Politics: A Very Short Introduction by Kenneth Minogue10 June 2008
In 1995, Oxford University Press created a book series called ‘Very Short Introductions’ (which apparently has its very own OUP blog archive for commentary and discussion). Available individually or in aptly named box sets, the intent of the Very Short Introductions is to focus on brief, clearly written surveys of particular topics, eras, events, or individuals.
Politics: A Very Short Introduction by Kenneth Minogue
Politics was one of the earliest publications in the Very Short Introduction series, and was written by Kenneth Minogue, emeritus professor of political science at the London School of Economics. His goal, as stated in the book’s foreword, is to place politics in its ‘historical and disciplinary context’, looking not only at how politics has developed in the Western world since the days of the ancient Greeks, but also how politicians and political theorists have talked about politics and changed both its meaning and its message over the centuries.
A daunting task, for a book to cram a concise overview of this particularly turbulent subject into scarcely more than 100 pages. Minogue does this by stripping out most of the cross-talk that is characteristic of political discourse in favour of focus on a simple, straightforward survey of the development of politics in history, examining how individual citizens respond to the civic life of their societies. Of particular interest is the way in which Minogue explains how Greek and Roman traditions have shaped and continue to shape the vocabulary and terminology on the subject, from the Greek polis (politics, police, policy, polity) and Roman civitas (civil, civics, citizen, civilisation) to their various permutations in different modern languages in the present day. There are a few parts in which the book’s overall clarity seems to become a bit muddled, most notably towards the end of the book when Minogue attempts to define the term ‘ideology’ as distinct from ‘politics’, but that may be more attributable to the generally confusing nature of the overall definition. Even though the rest of the book reads smoothly and quickly, the last few chapters almost demand that readers slow down a bit more and pause for a moment after every paragraph to be sure that they are able to translate the author’s concepts into definitions they can comprehend.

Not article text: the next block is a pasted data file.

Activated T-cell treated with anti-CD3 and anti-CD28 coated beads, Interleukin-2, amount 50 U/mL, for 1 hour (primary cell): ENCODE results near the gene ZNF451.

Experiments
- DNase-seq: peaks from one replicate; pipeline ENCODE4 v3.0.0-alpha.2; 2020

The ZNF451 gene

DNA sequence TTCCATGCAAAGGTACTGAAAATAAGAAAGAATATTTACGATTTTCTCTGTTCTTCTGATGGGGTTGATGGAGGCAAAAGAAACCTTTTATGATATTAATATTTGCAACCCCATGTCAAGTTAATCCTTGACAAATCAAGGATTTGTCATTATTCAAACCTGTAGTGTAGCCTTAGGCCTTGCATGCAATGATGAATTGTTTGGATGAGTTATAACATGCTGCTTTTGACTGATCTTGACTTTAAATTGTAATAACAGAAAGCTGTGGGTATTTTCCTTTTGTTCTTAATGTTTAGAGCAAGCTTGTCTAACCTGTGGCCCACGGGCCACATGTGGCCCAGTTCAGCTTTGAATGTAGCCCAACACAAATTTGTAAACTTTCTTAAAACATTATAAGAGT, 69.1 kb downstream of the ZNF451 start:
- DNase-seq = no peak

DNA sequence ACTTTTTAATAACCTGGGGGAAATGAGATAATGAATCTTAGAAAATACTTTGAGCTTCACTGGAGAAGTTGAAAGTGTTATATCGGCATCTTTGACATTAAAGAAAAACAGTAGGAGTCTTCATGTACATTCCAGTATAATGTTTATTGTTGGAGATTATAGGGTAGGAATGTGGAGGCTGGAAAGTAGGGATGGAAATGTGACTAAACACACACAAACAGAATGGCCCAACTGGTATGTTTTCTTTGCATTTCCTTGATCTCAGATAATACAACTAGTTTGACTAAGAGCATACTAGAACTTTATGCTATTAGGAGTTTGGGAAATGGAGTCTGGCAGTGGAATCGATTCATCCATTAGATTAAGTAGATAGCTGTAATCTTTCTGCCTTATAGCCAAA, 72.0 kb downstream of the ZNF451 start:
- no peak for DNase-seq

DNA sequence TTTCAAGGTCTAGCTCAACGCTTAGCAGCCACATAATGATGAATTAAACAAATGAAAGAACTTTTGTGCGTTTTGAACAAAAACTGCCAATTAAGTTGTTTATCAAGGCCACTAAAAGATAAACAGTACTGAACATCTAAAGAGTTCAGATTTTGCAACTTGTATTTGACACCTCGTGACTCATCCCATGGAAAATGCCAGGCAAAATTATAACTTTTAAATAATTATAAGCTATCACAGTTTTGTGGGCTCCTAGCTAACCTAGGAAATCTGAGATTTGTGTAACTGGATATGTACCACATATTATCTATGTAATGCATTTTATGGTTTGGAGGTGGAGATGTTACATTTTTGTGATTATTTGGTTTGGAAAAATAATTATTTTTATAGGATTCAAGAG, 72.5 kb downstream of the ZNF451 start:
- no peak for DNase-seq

Ideally, the goal of this very short introduction to politics is not to surprise anyone. Most of what Minogue writes is likely to conjure up vague memories of history or civics or politics classes, lectures or speeches or seminars or shouting matches with friends of friends or snippets of ideas from that one book that you know you read ages ago but can’t recall all the pertinent details. Politics: A Very Short Introduction does its best to collect all of these tiny fragments of memory into a single slim volume, to remind readers of things they already know and fill in the fuzzy or missing details that remain. And like all good introductions, it provides a brief reading list of suggested works — both classic texts and modern commentary — for readers to explore further if they wish.